Bangladesh’s opposition has condemned what it has called a “farcical” election and demanded a new vote.
Early results show Prime Minister Sheikh Hasina’s party in the lead, and she is likely to win a large majority.
But there have been claims of vote-rigging, and a BBC correspondent saw filled ballot boxes at a polling centre before polls opened.
“We urge the election commission to void this farcical result immediately,” opposition leader Kamal Hossain said.
“We are demanding that a fresh election is held under a neutral government as early as possible.”
The Bangladesh Election Commission told Reuters news agency that it had heard vote-rigging allegations from “across the country” and would investigate.
At least 17 people have been killed in clashes between ruling party supporters and the opposition.
Sheikh Hasina’s Awami League has run Bangladesh since 2009, but one of the leading opposition parties has accused it of using stuffed ballot boxes.
A spokesman for the Bangladesh National Party (BNP) alleged there were “irregularities” in 221 of the 300 seats being contested.
Soon before polls opened, a BBC correspondent saw filled ballot boxes at a polling centre in the port city of Chittagong. The presiding officer declined to comment.
Only ruling party polling agents were present at that and several other polling centres in the second-largest city of the country.
At least 28 candidates from the main opposition alliance withdrew before polling closed, alleging vote rigging and intimidation.
Activists, observers and the opposition party had warned that the vote would not be fair, but the governing party accused the opposition of peddling false claims.
Ms Hasina told the BBC on Friday: “On the one hand, they are placing allegations. On the other hand, they are attacking our party workers, leaders. That is the tragedy in this country.”
As we went from polling booth to polling booth, one pattern became clear. People who were supporters of Prime Minister Hasina’s party were vocal, and happy to answer our questions on camera, about what issues they’d voted on. The others were mostly too scared to speak out.
One man told us that several members of his extended family found that their votes had already been cast when they went to the polling booth. He said he didn’t think it was a fair election but didn’t want to be identified
It wasn’t hard to see why he felt intimidated. Outside every polling booth we went to, there were dozens of workers from the prime minister’s party, listening intently when anyone was interviewed. No-one from the opposition parties was visible.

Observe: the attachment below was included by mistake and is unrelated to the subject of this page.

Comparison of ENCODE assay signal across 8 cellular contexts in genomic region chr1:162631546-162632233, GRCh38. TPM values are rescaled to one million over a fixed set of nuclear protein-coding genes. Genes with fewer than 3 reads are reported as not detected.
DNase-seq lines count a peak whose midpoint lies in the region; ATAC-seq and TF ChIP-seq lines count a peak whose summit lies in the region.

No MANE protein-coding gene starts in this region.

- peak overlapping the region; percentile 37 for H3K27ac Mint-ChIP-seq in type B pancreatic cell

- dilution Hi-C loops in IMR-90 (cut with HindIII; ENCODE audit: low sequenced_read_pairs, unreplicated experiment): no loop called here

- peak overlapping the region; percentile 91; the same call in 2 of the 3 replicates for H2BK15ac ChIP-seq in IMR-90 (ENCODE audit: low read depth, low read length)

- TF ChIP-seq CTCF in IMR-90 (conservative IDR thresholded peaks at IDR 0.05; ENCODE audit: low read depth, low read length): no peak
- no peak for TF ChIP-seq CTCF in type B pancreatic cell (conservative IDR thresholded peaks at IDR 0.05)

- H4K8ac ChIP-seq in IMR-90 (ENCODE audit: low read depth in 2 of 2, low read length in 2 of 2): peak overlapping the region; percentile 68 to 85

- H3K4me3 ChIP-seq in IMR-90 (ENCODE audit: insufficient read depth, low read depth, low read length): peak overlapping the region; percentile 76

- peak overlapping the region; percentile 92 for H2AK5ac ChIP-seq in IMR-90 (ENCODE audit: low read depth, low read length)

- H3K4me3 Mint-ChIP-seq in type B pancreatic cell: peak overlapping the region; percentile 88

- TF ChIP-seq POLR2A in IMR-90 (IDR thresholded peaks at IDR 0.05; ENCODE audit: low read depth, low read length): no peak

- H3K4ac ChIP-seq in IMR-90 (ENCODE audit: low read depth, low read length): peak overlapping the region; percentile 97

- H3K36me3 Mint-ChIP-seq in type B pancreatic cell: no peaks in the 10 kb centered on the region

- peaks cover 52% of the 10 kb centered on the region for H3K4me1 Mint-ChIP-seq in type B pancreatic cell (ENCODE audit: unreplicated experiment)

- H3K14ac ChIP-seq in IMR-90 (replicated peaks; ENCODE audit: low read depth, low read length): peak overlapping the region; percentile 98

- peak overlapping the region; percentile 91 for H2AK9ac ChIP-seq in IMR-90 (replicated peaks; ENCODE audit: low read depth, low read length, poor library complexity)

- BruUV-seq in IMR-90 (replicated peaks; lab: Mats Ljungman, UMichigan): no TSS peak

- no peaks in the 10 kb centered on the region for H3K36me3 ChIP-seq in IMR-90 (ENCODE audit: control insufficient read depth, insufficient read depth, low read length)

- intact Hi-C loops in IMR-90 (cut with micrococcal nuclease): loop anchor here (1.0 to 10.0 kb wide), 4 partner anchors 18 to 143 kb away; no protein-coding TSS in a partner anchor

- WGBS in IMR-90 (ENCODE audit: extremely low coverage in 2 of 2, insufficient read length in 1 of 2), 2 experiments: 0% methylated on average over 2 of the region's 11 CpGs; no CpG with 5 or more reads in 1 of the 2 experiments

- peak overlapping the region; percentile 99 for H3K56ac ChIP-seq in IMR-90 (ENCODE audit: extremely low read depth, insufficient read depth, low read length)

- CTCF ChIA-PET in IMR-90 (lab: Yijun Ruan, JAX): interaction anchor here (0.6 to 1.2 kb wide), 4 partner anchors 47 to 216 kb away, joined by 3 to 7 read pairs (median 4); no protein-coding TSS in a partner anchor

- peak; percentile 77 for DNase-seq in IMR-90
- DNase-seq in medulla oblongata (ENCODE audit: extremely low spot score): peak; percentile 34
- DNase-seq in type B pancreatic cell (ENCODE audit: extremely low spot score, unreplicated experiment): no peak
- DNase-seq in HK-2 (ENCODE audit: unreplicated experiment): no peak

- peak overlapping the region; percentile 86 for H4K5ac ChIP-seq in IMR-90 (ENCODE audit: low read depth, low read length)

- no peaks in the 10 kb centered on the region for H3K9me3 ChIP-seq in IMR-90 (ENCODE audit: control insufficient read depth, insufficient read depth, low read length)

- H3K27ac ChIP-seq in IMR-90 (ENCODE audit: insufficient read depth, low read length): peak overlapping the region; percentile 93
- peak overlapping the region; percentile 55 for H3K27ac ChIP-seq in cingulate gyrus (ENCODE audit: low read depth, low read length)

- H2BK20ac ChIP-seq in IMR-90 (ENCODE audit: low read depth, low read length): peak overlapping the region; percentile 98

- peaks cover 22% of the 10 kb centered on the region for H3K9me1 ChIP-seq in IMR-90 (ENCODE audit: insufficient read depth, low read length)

While the election commission has said it will investigate claims of vote-rigging, the organisation has itself been accused of bias by the opposition.
So far, the prime minister has not responded to these latest allegations but two days ago rejected claims the election was unfair.
It is widely anticipated that her party will win the polls, but it will be a controversial victory.
Bangladesh is a Muslim-majority nation of more than 160 million people and faces issues ranging from possibly devastating climate change, Islamist militancy, endemic poverty and corruption.
The country has recently been in the international spotlight as hundreds of thousands of Rohingya Muslims have fled there from neighboring Myanmar.
The lead-up to the election saw violence between rival supporters and a crackdown on dissent by a government that critics say has only grown more authoritarian during its 10 years in power.
Sheikh Hasina’s long-term rival, Khaleda Zia, was sent to prison on corruption charges earlier this year and barred from competing in the vote, in a case which she claimed was politically motivated.
In Ms Zia’s absence, Kamal Hossain, who was previously both an AL minister and Hasina ally, leads the main opposition grouping, the Jatiya Oikya Front, which includes Ms Zia’s Bangladesh National Party (BNP).
However, the 81-year-old lawyer, who drew up the country’s constitution, did not stand in the election.
The BNP boycotted the last vote in 2014, making Sunday’s poll the first to involve all the major parties in 10 years.